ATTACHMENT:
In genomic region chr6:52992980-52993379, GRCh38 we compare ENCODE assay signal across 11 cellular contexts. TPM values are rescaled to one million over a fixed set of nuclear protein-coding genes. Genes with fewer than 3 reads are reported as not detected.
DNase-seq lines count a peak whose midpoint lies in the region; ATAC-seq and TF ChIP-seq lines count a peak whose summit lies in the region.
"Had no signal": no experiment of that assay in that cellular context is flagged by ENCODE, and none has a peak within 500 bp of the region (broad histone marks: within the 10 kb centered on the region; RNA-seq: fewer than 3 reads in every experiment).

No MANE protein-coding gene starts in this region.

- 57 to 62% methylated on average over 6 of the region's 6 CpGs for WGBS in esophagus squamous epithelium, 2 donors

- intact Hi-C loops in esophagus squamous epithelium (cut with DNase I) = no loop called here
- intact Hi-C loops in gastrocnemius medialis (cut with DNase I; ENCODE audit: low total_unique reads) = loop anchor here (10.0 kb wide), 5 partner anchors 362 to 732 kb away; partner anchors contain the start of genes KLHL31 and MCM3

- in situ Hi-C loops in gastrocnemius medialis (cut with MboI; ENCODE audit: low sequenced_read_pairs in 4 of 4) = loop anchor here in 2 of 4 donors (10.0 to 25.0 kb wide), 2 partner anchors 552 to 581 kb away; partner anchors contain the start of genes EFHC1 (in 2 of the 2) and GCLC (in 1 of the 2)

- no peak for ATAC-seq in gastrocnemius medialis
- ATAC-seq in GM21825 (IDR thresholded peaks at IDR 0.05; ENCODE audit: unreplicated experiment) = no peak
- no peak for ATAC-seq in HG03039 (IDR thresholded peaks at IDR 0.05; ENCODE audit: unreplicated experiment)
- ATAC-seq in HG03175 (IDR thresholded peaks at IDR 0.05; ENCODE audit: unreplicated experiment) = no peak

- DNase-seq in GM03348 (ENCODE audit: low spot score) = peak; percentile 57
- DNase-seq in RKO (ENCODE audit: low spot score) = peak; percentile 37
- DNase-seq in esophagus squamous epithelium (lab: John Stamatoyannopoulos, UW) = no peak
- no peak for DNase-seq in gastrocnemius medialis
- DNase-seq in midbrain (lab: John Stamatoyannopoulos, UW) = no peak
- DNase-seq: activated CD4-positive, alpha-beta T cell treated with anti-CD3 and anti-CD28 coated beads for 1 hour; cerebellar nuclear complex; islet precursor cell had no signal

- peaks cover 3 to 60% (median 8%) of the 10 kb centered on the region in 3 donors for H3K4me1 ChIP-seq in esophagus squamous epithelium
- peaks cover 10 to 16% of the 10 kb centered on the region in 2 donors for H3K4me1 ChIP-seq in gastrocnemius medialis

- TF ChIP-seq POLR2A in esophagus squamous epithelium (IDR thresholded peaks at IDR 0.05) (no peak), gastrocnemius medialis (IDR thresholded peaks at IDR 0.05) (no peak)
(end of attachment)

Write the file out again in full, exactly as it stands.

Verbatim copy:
In genomic region chr6:52992980-52993379, GRCh38 we compare ENCODE assay signal across 11 cellular contexts. TPM values are rescaled to one million over a fixed set of nuclear protein-coding genes. Genes with fewer than 3 reads are reported as not detected.
DNase-seq lines count a peak whose midpoint lies in the region; ATAC-seq and TF ChIP-seq lines count a peak whose summit lies in the region.
"Had no signal": no experiment of that assay in that cellular context is flagged by ENCODE, and none has a peak within 500 bp of the region (broad histone marks: within the 10 kb centered on the region; RNA-seq: fewer than 3 reads in every experiment).

No MANE protein-coding gene starts in this region.

- 57 to 62% methylated on average over 6 of the region's 6 CpGs for WGBS in esophagus squamous epithelium, 2 donors

- intact Hi-C loops in esophagus squamous epithelium (cut with DNase I) = no loop called here
- intact Hi-C loops in gastrocnemius medialis (cut with DNase I; ENCODE audit: low total_unique reads) = loop anchor here (10.0 kb wide), 5 partner anchors 362 to 732 kb away; partner anchors contain the start of genes KLHL31 and MCM3

- in situ Hi-C loops in gastrocnemius medialis (cut with MboI; ENCODE audit: low sequenced_read_pairs in 4 of 4) = loop anchor here in 2 of 4 donors (10.0 to 25.0 kb wide), 2 partner anchors 552 to 581 kb away; partner anchors contain the start of genes EFHC1 (in 2 of the 2) and GCLC (in 1 of the 2)

- no peak for ATAC-seq in gastrocnemius medialis
- ATAC-seq in GM21825 (IDR thresholded peaks at IDR 0.05; ENCODE audit: unreplicated experiment) = no peak
- no peak for ATAC-seq in HG03039 (IDR thresholded peaks at IDR 0.05; ENCODE audit: unreplicated experiment)
- ATAC-seq in HG03175 (IDR thresholded peaks at IDR 0.05; ENCODE audit: unreplicated experiment) = no peak

- DNase-seq in GM03348 (ENCODE audit: low spot score) = peak; percentile 57
- DNase-seq in RKO (ENCODE audit: low spot score) = peak; percentile 37
- DNase-seq in esophagus squamous epithelium (lab: John Stamatoyannopoulos, UW) = no peak
- no peak for DNase-seq in gastrocnemius medialis
- DNase-seq in midbrain (lab: John Stamatoyannopoulos, UW) = no peak
- DNase-seq: activated CD4-positive, alpha-beta T cell treated with anti-CD3 and anti-CD28 coated beads for 1 hour; cerebellar nuclear complex; islet precursor cell had no signal

- peaks cover 3 to 60% (median 8%) of the 10 kb centered on the region in 3 donors for H3K4me1 ChIP-seq in esophagus squamous epithelium
- peaks cover 10 to 16% of the 10 kb centered on the region in 2 donors for H3K4me1 ChIP-seq in gastrocnemius medialis

- TF ChIP-seq POLR2A in esophagus squamous epithelium (IDR thresholded peaks at IDR 0.05) (no peak), gastrocnemius medialis (IDR thresholded peaks at IDR 0.05) (no peak)